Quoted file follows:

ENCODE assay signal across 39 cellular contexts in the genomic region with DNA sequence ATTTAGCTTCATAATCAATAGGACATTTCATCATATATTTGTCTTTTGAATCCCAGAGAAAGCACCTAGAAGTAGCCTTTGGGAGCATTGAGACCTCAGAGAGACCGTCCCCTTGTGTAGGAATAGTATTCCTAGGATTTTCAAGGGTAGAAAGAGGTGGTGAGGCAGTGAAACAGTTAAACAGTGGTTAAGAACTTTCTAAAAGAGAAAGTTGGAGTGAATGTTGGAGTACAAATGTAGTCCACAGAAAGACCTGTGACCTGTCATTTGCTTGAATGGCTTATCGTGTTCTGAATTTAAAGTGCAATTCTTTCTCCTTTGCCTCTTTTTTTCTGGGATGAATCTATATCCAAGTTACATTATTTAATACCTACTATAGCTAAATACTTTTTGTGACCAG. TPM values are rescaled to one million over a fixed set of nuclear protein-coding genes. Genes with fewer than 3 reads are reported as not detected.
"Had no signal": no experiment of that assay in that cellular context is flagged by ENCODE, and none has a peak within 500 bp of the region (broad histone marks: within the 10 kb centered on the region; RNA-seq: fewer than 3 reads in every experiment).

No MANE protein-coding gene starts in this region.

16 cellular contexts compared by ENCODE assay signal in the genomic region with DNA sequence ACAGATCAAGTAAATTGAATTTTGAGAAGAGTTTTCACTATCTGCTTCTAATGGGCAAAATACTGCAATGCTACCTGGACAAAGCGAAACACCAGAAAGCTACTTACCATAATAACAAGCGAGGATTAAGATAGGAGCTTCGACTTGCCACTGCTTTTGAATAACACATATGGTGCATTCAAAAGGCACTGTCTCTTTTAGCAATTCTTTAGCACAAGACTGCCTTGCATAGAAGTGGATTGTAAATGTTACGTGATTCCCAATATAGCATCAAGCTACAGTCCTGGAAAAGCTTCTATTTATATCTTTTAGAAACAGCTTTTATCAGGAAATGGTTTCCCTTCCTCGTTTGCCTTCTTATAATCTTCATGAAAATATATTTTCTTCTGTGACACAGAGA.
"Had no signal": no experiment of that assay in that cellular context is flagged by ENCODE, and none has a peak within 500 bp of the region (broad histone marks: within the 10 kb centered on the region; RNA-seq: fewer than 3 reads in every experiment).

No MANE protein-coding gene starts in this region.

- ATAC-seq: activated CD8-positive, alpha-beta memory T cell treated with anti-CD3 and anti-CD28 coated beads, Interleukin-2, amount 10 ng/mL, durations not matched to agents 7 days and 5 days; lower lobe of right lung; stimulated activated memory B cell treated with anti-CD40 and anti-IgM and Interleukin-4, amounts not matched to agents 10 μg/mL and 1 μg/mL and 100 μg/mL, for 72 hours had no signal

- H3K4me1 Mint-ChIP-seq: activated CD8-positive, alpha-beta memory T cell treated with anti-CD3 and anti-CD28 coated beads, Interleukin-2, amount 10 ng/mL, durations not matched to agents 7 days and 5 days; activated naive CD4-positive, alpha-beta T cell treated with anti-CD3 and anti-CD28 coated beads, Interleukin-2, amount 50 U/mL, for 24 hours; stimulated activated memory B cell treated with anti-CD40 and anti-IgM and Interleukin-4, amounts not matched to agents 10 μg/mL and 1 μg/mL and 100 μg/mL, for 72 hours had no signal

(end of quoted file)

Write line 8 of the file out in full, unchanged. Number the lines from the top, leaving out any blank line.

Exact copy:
- H3K4me1 Mint-ChIP-seq: activated CD8-positive, alpha-beta memory T cell treated with anti-CD3 and anti-CD28 coated beads, Interleukin-2, amount 10 ng/mL, durations not matched to agents 7 days and 5 days; activated naive CD4-positive, alpha-beta T cell treated with anti-CD3 and anti-CD28 coated beads, Interleukin-2, amount 50 U/mL, for 24 hours; stimulated activated memory B cell treated with anti-CD40 and anti-IgM and Interleukin-4, amounts not matched to agents 10 μg/mL and 1 μg/mL and 100 μg/mL, for 72 hours had no signal